Skip to main content
07th July 2022 Rosa Chalfen (2019, English)

Watch online now: celebrated actor Adjoa Andoh in conversation with Professor Nandini Das

Adjoa Andoh and Nandini Das

Adjoa Andoh and Prof Nandini Das at Cohen Quad. Photo by Faith Wong (2020, English)

Exeter College was delighted to welcome celebrated actor, writer and director Adjoa Andoh in June as she spoke with Exeter College Fellow in English, Professor Nandini Das. Adjoa spoke at Cohen Quad to a packed audience in the Fitzhugh Auditorium. A recording of the talk is available to watch below and on YouTube.

Adjoa has recently enjoyed acclaim for her iconic role as Lady Danbury in the hit Netflix series Bridgerton, but she has had a long and distinguished acting career, including roles in Doctor Who, Casualty and EastEnders. She played Nelson Mandela’s Chief of Staff, Brenda Mazibuko, in the 2009 film Invictus. She is also renowned for her stage performances, with critically acclaimed lead roles at the National Theatre, the RSC, and Shakespeare’s Globe, and made theatre history when she directed and starred in the first major production of Richard II with a company entirely made up of women of colour at the Globe in 2019.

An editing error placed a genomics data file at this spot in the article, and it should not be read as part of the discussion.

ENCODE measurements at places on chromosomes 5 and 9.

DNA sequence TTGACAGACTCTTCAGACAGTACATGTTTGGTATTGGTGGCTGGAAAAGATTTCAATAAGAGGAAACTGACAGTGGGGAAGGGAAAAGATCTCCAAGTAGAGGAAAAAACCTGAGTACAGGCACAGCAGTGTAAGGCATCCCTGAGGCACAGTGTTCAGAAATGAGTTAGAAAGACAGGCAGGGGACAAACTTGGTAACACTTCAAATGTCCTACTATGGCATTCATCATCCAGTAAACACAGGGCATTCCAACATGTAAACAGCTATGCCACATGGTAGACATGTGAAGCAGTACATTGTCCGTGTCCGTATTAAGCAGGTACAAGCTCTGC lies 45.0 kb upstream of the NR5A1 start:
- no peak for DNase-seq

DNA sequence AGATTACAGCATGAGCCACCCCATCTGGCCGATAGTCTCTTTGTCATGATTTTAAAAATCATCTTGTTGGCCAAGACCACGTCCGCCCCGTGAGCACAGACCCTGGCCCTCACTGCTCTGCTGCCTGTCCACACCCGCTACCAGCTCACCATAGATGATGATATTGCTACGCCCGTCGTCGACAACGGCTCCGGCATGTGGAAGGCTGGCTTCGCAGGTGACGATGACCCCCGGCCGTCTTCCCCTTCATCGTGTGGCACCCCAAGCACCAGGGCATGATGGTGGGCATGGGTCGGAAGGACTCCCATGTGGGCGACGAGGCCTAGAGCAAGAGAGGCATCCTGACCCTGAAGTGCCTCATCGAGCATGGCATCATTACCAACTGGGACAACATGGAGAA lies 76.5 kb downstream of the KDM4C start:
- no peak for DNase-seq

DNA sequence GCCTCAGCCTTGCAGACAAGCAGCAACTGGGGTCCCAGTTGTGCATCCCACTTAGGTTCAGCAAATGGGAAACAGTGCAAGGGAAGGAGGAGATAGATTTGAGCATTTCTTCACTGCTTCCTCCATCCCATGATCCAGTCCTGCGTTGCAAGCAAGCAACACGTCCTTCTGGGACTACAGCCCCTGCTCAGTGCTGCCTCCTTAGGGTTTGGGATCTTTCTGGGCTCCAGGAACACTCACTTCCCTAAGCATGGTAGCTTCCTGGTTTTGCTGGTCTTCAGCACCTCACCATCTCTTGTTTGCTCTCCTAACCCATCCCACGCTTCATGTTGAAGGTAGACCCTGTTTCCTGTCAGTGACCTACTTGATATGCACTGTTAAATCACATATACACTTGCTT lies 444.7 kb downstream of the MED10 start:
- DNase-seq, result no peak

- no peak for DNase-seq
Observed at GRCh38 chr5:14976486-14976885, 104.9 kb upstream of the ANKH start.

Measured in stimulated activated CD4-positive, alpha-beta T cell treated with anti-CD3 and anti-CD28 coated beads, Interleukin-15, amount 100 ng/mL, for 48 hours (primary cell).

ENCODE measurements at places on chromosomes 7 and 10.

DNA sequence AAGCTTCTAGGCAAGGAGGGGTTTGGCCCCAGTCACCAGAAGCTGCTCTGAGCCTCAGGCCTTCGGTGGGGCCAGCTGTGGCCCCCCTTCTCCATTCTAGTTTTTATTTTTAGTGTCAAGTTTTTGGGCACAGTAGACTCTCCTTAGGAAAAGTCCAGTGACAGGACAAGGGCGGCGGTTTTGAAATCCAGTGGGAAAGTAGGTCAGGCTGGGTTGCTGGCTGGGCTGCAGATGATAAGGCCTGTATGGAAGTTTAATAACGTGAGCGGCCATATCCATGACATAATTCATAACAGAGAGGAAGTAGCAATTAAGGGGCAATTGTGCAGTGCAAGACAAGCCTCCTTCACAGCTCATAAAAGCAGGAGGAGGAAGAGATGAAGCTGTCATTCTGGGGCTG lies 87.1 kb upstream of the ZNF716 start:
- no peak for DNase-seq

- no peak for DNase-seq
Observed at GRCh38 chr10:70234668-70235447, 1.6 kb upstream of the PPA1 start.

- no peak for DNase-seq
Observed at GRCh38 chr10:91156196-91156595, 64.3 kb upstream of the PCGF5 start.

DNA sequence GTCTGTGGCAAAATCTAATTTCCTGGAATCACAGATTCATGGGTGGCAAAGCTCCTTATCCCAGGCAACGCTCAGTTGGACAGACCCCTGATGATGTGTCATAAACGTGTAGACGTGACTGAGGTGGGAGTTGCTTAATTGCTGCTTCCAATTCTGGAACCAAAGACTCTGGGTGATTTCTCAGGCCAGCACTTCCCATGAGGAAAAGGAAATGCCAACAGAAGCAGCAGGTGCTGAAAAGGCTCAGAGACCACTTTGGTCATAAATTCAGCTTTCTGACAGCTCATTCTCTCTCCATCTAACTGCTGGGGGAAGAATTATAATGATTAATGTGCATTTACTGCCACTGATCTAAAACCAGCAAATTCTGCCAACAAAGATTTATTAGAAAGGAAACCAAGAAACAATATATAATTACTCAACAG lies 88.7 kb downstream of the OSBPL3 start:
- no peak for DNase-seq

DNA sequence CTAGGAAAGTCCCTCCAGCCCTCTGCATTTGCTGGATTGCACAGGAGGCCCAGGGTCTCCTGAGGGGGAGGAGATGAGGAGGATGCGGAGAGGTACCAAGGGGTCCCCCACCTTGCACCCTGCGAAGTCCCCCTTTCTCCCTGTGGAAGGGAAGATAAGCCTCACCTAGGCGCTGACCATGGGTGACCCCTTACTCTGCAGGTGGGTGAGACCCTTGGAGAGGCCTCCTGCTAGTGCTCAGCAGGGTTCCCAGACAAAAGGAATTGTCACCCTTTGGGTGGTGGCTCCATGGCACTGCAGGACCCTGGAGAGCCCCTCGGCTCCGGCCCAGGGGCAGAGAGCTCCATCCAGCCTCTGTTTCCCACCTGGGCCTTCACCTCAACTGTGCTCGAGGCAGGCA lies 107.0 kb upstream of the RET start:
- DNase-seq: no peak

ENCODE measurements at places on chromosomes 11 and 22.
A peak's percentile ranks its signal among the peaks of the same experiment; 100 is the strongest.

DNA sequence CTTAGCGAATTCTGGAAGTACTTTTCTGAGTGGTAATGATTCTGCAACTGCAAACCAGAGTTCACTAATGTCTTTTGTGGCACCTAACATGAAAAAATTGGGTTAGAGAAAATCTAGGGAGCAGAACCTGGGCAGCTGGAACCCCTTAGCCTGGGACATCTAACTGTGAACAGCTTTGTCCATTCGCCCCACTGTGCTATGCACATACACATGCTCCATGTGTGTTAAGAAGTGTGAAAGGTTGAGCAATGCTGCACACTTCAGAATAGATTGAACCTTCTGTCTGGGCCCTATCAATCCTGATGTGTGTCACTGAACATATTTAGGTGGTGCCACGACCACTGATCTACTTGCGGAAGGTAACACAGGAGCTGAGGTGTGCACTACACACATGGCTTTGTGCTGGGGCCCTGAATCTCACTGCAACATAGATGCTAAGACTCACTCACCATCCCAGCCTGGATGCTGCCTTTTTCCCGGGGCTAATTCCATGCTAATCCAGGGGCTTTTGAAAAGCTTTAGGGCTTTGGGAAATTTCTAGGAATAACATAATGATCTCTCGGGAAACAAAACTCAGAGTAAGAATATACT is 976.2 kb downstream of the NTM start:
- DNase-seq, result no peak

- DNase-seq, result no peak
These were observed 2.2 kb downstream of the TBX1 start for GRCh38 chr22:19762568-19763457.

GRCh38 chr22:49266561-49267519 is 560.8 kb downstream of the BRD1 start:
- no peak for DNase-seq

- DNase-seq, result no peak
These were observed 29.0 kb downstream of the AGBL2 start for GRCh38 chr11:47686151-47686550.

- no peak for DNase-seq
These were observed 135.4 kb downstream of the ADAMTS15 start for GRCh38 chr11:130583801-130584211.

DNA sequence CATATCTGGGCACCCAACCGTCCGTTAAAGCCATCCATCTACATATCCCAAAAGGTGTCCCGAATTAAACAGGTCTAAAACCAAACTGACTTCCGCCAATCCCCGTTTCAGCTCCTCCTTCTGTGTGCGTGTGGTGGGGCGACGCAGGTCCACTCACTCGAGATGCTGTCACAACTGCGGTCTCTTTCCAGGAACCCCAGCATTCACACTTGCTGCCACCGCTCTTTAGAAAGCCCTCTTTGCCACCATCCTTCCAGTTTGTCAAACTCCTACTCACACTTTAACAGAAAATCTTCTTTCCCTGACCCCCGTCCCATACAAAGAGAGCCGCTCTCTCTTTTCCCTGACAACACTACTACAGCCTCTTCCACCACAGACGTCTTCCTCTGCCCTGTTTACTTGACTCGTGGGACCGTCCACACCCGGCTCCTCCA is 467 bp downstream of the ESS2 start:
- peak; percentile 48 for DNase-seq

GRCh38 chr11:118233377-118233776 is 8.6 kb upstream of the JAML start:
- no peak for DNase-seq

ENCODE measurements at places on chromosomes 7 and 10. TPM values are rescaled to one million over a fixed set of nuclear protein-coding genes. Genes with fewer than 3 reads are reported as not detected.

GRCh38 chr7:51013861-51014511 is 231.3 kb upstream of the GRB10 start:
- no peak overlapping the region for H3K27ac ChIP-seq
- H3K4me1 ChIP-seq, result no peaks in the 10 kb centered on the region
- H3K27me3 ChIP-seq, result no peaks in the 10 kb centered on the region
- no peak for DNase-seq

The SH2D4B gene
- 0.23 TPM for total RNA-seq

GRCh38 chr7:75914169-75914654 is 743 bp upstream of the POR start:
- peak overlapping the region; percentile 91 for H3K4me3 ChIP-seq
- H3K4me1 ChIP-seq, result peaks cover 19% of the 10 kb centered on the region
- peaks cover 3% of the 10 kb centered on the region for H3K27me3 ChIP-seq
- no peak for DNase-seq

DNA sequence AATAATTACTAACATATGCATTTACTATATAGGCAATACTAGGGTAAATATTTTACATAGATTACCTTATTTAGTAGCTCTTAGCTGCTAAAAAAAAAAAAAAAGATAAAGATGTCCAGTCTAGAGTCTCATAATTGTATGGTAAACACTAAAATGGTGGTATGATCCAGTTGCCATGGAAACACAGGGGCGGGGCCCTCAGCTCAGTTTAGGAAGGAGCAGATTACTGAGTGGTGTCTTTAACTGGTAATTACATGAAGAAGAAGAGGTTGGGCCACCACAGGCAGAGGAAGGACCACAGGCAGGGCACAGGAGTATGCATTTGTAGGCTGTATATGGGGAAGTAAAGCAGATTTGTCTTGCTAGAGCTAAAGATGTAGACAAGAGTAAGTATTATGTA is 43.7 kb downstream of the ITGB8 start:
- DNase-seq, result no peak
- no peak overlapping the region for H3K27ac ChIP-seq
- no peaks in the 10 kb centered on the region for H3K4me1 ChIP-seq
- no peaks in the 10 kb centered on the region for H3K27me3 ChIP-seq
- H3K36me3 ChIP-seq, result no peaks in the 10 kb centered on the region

The discussion covered Adjoa’s life and work, and explored themes of identity, human rights, and the importance of creating opportunities for all. Adjoa talked about how her experiences of racism growing up in a small Cotswolds village shaped her later years, and her vision for improving BAME theatre at Oxford as part of her new role as the University’s Cameron Mackintosh Visiting Professor of Contemporary Theatre.

Connecting the wide range of topics discussed was Adjoa’s message of inclusivity: “I’m super interested in what happens when we slow down enough in our interactions, in the stories that we pay attention to, what happens to our understanding of resonating soul to soul, as opposed to social prejudice to social prejudice.”

The conversation also reflected on the link between both Adjoa’s and Nandini’s work in excavating lost histories and stories, with Adjoa commenting that “I have to be in a position now where if I don’t call it out, who’s going to call it out? It’s just the lived experience of going ‘Can I be in the conversation please?’ All human beings want that. We all want to be seen and heard and in the conversation.”

View the talk here or using the media player below. You can also read a blog about the talk by Exeter student Dominic Madera (2021, English) here.

Share this article